- ItemMolecular characterisation of South African isolates of grapevine fanleaf virus and a new, associated satellite RNA(Stellenbosch : Stellenbosch University, 2013-12) Lamprecht, Renate Luise; Burger, J. T.; Stephan, D.; Stellenbosch University. Faculty of AgriSciences. Dept. of Genetics.ENGLISH ABSTRACT: Grapevine fanleaf virus (GFLV) is one of the oldest, most widespread and devastating viruses infecting grapevine, and occurs globally where Vitis vinifera is grown. In South Africa (SA) GFLV is predominant in the Breede River Valley, one of the highest wine producing regions in SA. To date, only three GFLV isolates have been completely sequenced internationally, and limited sequence information is available for SA GFLV isolates. In this study, the first full-length GFLV genome sequence from a South African isolate, GFLV-SAPCS3, was determined. Full-length sequences were used for phylogenetic analysis and revealed that the SA isolates are separate from other sequenced GFLV isolates. Full-length sequences were also used to investigate putative intra- and interspecies recombination events involving GFLV-SAPCS3 RNA1 and RNA2 between GFLV and Arabis mosaic virus (ArMV) isolates. Using two different recombination analysis software packages, the most notable of the putative recombination events involving GFLV-SAPCS3 indicated that the GFLV-SAPCS3 RNA2 5’ UTR might have evolved from an interspecies recombination event between GFLVF13- type and ArMV Ta-type isolates. The presence of satellite RNAs (satRNA) associated with South African GFLV isolates was also investigated. In a collaborative study (see Chapter 4 for details), more than a 100 GFLV- infected grapevine plants were screened for satRNAs. SatRNAs were present in only two plants, containing isolates GFLV-SACH44 and GFLV-SACH47. The full-length nucleotide sequences of the GFLV-SACH44 genomic RNAs 1 and 2, and the associated satRNA were determined. No significant sequence variation could be detected between the GFLV isolates that had the presence of a satRNA and those that had not. The GFLV-SACH44 RNA2 5’ UTR also had the same conserved sequence that was found in GFLVSAPCS3, which suggests that GFLV-SACH44, like GFLV-SAPCS3, may have arisen from a common ancestor, which may have originated from an interspecies recombination event. The GFLV-SACH44 satRNA was found to be more closely related to the ArMV large satRNA than to the satRNA associated with GFLV-F13. A full-length cDNA clone of GFLV-SACH44 satRNA was constructed and its replication and systemic spread in herbaceous hosts, when mechanically co-inoculated with two GFLV isolates as helper viruses, was demonstrated. Replication of the GFLV-SACH44 satRNA cDNA clone was however abolished when co-inoculated with an ArMV helper virus, even though it is phylogenetically more closely related to ArMV satRNAs. The full-length satRNA clones were modified to be used as vectors for expression and/or silencing of foreign genes, by inserting the green fluorescence protein (GFP) full-length or partial sequences downstream of the open reading frame of the satRNA. These constructs were cloned into a binary vector to allow for agro-infiltration into plants. Full-length cDNA clones of GFLV-SAPCS3 RNA1 and RNA2 were constructed to be used in conjunction with modified GFLV-SACH44 satRNA full-length clones. The full length GFLV-SAPCS3 RNA1 and RNA2 clones were however not infectious in Nicotiana benthamiana after agro-infiltration and therefore the evaluation of the modified satRNA expression and silencing constructs had to be aborted. Attempts to understand this failure revealed that, among other point mutations, four frameshifts had occurred in the RNA1 full-length clone, rendering the transcripts untranslatable, and hence noninfectious. Strategies to correct the mutations are discussed. Once these mutations have been corrected this study can continue in evaluating the use of the satRNA component for expression and silencing analysis.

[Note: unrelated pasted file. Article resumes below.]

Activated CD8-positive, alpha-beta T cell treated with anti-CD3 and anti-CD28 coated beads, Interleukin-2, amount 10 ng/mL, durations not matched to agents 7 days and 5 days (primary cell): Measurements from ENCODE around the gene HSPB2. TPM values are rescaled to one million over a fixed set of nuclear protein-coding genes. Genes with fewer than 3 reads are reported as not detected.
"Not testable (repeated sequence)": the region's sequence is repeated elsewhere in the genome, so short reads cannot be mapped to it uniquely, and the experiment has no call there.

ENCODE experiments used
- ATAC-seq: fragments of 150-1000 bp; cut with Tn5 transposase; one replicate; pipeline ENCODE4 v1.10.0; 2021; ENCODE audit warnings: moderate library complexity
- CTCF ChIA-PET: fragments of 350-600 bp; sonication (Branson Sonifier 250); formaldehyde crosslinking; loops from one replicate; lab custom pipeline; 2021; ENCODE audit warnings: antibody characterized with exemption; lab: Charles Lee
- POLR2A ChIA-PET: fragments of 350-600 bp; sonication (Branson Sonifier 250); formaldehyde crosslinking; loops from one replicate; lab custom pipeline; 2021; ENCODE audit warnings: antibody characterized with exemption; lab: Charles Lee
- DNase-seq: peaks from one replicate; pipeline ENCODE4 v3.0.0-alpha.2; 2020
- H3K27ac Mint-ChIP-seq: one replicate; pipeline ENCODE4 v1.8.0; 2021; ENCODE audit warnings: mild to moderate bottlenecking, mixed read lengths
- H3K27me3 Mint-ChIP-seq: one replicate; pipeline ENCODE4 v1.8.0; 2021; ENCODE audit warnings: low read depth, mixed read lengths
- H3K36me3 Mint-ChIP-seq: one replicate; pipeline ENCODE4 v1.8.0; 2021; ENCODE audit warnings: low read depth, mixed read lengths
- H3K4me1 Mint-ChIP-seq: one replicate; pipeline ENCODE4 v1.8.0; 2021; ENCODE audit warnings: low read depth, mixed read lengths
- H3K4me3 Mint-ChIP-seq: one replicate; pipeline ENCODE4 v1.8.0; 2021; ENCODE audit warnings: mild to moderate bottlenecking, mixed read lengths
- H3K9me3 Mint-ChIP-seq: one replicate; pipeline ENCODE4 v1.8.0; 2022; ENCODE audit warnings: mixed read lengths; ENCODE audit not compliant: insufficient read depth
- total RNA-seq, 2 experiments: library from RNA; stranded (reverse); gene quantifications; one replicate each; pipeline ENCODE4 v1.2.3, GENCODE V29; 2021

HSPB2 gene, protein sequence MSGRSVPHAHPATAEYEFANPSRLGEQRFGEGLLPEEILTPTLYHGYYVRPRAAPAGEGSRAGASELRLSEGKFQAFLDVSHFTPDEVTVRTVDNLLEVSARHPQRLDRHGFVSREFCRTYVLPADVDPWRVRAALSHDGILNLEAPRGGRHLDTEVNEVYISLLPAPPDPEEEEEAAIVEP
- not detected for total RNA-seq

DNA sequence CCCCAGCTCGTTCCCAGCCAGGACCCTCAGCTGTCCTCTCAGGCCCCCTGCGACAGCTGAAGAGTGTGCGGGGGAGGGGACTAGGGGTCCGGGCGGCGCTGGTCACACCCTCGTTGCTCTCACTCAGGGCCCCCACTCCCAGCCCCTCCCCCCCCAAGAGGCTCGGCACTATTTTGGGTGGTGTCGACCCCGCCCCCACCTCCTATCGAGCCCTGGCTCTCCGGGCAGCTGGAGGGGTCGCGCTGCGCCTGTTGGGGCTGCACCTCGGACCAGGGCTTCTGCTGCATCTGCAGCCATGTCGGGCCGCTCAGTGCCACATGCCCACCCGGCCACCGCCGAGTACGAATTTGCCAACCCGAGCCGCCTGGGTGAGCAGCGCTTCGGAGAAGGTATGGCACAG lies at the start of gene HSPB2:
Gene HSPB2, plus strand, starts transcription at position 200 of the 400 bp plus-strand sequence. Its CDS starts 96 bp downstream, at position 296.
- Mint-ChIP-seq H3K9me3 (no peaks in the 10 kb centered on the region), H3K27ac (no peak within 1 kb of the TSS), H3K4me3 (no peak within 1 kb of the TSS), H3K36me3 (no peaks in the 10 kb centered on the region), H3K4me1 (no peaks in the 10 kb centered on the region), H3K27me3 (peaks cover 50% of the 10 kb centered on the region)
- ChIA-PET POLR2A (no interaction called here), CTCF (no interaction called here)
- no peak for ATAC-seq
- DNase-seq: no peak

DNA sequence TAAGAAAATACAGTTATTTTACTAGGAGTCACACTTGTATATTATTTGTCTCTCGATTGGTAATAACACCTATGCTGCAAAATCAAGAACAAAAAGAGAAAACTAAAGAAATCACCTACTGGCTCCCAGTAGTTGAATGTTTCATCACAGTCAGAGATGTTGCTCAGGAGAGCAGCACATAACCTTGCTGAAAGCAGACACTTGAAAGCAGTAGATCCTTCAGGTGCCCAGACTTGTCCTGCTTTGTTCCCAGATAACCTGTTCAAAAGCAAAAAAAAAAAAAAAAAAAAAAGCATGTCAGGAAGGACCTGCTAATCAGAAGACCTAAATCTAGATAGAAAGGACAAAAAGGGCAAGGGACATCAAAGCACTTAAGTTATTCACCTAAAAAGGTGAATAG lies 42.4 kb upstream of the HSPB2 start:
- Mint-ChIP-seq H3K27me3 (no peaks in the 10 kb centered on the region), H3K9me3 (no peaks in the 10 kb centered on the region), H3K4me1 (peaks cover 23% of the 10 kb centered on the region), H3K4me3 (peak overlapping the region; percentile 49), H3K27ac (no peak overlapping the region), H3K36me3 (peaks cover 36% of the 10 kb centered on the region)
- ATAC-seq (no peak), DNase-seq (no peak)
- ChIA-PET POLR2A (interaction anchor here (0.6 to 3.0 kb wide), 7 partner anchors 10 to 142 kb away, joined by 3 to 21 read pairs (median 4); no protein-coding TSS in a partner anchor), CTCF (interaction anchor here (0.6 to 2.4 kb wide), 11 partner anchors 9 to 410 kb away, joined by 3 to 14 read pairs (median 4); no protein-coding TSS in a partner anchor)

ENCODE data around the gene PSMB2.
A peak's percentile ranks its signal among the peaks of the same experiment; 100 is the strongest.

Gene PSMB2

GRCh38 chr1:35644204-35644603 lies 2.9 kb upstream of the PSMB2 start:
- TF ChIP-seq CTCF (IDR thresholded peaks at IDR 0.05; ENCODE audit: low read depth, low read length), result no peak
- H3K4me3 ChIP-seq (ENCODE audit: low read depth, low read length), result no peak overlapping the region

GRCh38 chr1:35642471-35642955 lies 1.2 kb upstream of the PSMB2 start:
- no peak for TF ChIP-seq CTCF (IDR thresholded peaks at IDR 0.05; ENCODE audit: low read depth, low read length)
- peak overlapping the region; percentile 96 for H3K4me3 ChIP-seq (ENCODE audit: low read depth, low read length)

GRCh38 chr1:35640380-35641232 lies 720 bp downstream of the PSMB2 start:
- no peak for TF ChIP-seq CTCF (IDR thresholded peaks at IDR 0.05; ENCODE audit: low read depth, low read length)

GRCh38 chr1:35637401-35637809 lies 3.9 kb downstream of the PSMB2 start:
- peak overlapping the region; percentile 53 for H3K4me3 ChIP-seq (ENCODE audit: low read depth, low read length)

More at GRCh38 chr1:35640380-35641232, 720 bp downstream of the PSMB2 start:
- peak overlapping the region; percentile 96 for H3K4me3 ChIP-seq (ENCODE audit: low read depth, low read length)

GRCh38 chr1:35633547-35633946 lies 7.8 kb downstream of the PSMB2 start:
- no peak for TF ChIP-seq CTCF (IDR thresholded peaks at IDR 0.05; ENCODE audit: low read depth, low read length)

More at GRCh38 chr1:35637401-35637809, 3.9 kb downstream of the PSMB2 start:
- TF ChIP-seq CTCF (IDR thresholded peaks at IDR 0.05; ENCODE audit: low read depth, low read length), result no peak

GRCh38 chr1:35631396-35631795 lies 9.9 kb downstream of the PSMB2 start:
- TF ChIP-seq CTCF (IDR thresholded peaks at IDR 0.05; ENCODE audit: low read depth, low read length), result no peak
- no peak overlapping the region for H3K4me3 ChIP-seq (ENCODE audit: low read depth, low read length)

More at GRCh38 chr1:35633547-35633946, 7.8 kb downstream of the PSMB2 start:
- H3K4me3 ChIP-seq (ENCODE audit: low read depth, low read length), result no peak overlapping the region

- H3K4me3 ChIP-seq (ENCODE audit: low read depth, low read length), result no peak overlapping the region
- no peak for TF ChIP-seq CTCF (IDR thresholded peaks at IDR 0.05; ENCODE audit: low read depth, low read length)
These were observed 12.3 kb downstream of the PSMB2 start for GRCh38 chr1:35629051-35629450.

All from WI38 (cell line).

- ItemSmall RNA profiling of grapevine leafroll-associated virus 3 infected grapevine plants(Stellenbosch : Stellenbosch University, 2016-12) Bester, Rachelle; Maree, H. J.; Burger, J. T.; Stellenbosch University. Faculty of AgriSciences. Dept. of Genetics.ENGLISH ABSTRACT: One of the most important viral diseases of grapevine worldwide is grapevine leafroll disease (GLD). A number of viruses from the family Closteroviridae have been associated with this disease, though Grapevine leafroll-associated virus 3 is considered the leading causative agent due to its consistent association with GLD. To better understand the disease and develop effective control strategies, it is necessary to characterise the molecular interactions between the virus and the plant. Small RNA (sRNA) molecules have been shown to play an important role in gene regulation of normal development and defence responses to biotic and abiotic stresses in plants. Therefore, the aim of this study was to characterise the sRNA species in healthy and infected grapevine to contribute to the growing database of sRNAs present in Vitis vinifera. Microarray analysis and next-generation sequencing was used to identify sRNA species in Chardonnay, Chenin blanc, Cabernet Sauvignon and own-rooted Cabernet Sauvignon plants. Differential expression of sRNAs was evaluated to identify sRNAs associated with GLRaV-3 infection. The modulation of the differentially expressed microRNAs (miRNAs) was validated with stemloop RT-qPCR assays. Transcriptome NGS was also performed to validate the differential expression of the predicted miRNA targets, and to identify metabolic pathways modulated in response to GLRaV-3 independently from sRNA regulation. The transcriptome NGS transcripts that were differentially expressed in all cultivar groups, and transcripts that anti-correlated with miRNA expression, were validated with RT-qPCR assays. These highthroughput approaches identified several differentially expressed sRNAs and (target) genes in infected plants. The anti-correlation of miRNA expression and putative target expression were shown for two miRNAs. Cultivar specificity was identified in the sRNA and gene expression analyses, and both approaches identified Chenin blanc-specific responses. This comparison of symptomatic and asymptomatic GLRaV-3-infected plants provides the first insight into the disease symptom inhibition observed in certain cultivars. The differentially expressed genes identified in all cultivar groups, using the NGS transcriptome data, provides a collection of genes displaying a potentially universal molecular response against GLRaV-3. These genes showed strong associations with cell wall biosynthesis and signalling during pathogen recognition. This study has contributed significantly to the knowledge of sRNAs produced in grapevine and significantly extended the existing sRNA reference database for grapevine. The knowledge generated in this study can be utilised as potential targets for grapevine functional studies, and be translated into potential management strategies to control the disease. A better understanding of both the host defence and viral counter-defence strategies can lead to the prevention of virus replication or the impaired ability of the virus to induce pathogenesis in plants.